There’s been a fair amount of backlash over people who chose to not participate in the Women’s March or the related gatherings, and I think most of us are aware of this. The thing is, participating or not participating is everyone’s personal choice. If those of us who marched are respected by others, then we need to also respect those who make choices that aren’t in line with what we believe in. Those individuals who didn’t attend may have had reasons we aren’t aware of, or they may not agree with what they believe the Women’s March. While there might be misunderstandings around what the goals of the marches were, and as much as I see the beauty in empowering one another and raising awareness as a group, it’s important to practice respect, no matter what. This goes for everyone. I may not agree with your opinions, but if you respect me, and if you respect others, and if you respect your surroundings, then I will respect you.
In terms of the Women’s March, practicing what we preach every day of the year, has greater value than just attending one event. It’s very easy to forget the inspiration you felt, on the other three hundred and sixty four days of the year, and it’s easy to just start counting down until the next time you’ll feel motivated. While I don’t want to dismiss the experiences that so many people, including myself, feel when we come together as a whole, the real marching forward happens on those in-between days. The real work happens when you change the little things in your daily routine, and when you push yourself to keep moving, even when there aren’t hundreds of others who are with you, and the world isn’t always watching.
The amount of people that I have encountered, many of whom are disengaged, apathetic, or negative, has taught me that caring about something is better than caring about nothing at all. As long as we’re acting and reacting with the ground rule of respect, it will pay off a hundredfold when you stand up for what you believe in. By practicing that respect, you’re caring. By thinking critically and empathetically, about everything around you, you’re caring. By marching forward, on and after the third weekend in January, you’re caring. Activism isn’t just about shouting messages about a better world to everyone, and it doesn’t ever have to be about that. Activism is about respecting others, opening your mind, and caring. And doing so every, single day.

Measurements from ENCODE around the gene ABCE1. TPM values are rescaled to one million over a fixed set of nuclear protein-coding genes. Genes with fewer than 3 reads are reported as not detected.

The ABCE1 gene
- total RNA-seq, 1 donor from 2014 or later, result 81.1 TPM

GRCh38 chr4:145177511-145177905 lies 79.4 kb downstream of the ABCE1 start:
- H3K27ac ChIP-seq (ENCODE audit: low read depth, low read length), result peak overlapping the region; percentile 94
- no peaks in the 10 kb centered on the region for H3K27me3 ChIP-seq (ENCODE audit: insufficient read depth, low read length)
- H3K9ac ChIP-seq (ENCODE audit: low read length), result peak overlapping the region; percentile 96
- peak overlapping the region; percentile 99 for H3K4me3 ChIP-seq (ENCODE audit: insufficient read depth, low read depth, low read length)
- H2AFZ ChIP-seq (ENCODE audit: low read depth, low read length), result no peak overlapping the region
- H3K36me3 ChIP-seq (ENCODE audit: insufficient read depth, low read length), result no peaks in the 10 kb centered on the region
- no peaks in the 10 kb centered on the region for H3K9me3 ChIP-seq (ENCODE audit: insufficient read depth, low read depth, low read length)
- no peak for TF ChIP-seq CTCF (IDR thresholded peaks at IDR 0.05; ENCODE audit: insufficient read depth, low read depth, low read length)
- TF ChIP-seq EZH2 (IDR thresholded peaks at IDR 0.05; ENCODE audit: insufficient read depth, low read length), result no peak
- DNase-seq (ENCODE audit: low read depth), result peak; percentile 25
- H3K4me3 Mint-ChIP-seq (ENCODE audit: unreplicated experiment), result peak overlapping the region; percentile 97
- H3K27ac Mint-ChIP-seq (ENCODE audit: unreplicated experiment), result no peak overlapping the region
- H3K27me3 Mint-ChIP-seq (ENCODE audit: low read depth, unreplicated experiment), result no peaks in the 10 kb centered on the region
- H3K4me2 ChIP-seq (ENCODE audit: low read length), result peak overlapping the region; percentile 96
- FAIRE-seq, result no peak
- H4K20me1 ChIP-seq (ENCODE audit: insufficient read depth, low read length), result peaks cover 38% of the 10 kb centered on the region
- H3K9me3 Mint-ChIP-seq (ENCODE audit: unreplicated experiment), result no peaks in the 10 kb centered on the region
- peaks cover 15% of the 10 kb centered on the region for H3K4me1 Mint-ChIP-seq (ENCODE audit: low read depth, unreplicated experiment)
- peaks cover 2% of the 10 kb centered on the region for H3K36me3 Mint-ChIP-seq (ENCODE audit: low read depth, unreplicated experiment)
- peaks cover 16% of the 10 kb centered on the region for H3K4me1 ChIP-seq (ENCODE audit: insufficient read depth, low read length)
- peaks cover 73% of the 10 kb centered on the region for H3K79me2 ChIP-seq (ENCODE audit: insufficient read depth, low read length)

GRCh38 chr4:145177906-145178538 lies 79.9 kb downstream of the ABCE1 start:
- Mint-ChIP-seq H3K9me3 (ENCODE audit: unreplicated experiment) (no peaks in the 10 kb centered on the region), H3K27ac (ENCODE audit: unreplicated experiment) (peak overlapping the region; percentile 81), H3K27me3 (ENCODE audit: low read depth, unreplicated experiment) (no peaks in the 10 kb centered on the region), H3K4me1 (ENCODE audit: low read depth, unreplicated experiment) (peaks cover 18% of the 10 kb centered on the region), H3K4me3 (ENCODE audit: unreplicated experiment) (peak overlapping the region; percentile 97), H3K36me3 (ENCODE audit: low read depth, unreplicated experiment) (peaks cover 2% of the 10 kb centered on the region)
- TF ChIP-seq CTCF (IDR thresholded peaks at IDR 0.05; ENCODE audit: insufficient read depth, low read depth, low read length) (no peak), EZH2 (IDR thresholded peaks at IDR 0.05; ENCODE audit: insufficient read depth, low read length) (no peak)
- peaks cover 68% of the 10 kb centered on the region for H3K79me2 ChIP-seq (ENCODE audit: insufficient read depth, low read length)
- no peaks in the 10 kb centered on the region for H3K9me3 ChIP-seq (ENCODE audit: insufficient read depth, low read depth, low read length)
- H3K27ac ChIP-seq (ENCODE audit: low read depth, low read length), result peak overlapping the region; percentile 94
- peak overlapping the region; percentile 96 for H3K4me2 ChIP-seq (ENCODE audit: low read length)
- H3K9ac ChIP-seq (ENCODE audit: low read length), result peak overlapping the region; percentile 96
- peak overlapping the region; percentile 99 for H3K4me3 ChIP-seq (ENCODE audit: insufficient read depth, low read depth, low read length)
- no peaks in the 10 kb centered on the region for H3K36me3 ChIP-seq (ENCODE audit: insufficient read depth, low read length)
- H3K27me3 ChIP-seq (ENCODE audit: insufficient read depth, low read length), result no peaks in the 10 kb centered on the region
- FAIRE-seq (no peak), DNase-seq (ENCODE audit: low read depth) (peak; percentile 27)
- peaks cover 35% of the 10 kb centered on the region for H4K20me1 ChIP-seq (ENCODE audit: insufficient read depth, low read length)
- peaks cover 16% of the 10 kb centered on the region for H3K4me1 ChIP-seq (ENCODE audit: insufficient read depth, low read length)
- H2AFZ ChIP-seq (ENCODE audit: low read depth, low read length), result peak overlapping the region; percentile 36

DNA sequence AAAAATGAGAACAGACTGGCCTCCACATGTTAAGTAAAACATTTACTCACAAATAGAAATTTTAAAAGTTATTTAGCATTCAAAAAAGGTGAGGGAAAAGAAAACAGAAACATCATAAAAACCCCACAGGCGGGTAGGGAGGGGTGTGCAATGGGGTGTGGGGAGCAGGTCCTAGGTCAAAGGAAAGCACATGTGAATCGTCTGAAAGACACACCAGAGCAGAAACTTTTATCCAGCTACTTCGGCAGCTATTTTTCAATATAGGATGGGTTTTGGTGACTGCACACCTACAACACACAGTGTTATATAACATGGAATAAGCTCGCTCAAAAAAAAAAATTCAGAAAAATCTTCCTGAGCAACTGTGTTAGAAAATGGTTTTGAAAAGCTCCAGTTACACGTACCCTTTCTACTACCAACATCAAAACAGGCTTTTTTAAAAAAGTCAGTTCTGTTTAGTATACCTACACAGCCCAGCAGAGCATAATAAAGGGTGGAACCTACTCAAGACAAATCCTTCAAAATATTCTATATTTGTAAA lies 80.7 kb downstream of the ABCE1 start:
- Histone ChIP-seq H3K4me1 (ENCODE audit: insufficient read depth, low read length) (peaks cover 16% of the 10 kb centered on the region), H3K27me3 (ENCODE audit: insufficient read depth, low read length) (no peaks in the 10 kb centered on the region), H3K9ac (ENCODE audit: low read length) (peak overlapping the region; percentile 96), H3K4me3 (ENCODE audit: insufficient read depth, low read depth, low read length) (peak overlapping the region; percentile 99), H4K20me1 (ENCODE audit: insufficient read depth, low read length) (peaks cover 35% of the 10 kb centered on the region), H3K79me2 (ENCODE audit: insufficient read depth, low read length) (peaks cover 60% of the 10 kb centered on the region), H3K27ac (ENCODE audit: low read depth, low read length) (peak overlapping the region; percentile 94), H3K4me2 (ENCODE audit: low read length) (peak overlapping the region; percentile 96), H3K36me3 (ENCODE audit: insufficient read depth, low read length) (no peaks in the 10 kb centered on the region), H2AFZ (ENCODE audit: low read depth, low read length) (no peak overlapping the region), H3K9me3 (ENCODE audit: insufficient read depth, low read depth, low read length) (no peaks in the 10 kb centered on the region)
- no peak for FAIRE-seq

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Our thoughts are with those in the Amazon whose homes and livelihoods will be affected by the roads going through the forest. We also send love, solidarity and support to those who have fought every single day of the best world in order to ensure a better world. We hope that everyone will think, act and react with kindness, empathy and a sense of justice going forward, and we pledge to do the same. We pledge to be mindful of events occurring, to be grateful for our safety, to share the stories of our fellow humans, and take action wherever we can to prevent further crises from occurring.